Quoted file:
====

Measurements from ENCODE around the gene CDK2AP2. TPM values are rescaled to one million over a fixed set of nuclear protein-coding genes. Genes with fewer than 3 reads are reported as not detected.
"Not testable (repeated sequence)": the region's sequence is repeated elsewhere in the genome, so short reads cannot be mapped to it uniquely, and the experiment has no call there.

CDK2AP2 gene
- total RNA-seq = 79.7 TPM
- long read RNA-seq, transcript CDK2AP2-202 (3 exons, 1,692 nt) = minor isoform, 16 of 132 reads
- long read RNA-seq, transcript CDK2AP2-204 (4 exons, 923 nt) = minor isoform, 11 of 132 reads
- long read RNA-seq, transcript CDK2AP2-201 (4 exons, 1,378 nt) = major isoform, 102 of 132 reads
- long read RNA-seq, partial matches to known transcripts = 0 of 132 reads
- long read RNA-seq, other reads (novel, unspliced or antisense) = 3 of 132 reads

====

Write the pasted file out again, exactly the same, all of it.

Measurements from ENCODE around the gene CDK2AP2. TPM values are rescaled to one million over a fixed set of nuclear protein-coding genes. Genes with fewer than 3 reads are reported as not detected.
"Not testable (repeated sequence)": the region's sequence is repeated elsewhere in the genome, so short reads cannot be mapped to it uniquely, and the experiment has no call there.

CDK2AP2 gene
- total RNA-seq = 79.7 TPM
- long read RNA-seq, transcript CDK2AP2-202 (3 exons, 1,692 nt) = minor isoform, 16 of 132 reads
- long read RNA-seq, transcript CDK2AP2-204 (4 exons, 923 nt) = minor isoform, 11 of 132 reads
- long read RNA-seq, transcript CDK2AP2-201 (4 exons, 1,378 nt) = major isoform, 102 of 132 reads
- long read RNA-seq, partial matches to known transcripts = 0 of 132 reads
- long read RNA-seq, other reads (novel, unspliced or antisense) = 3 of 132 reads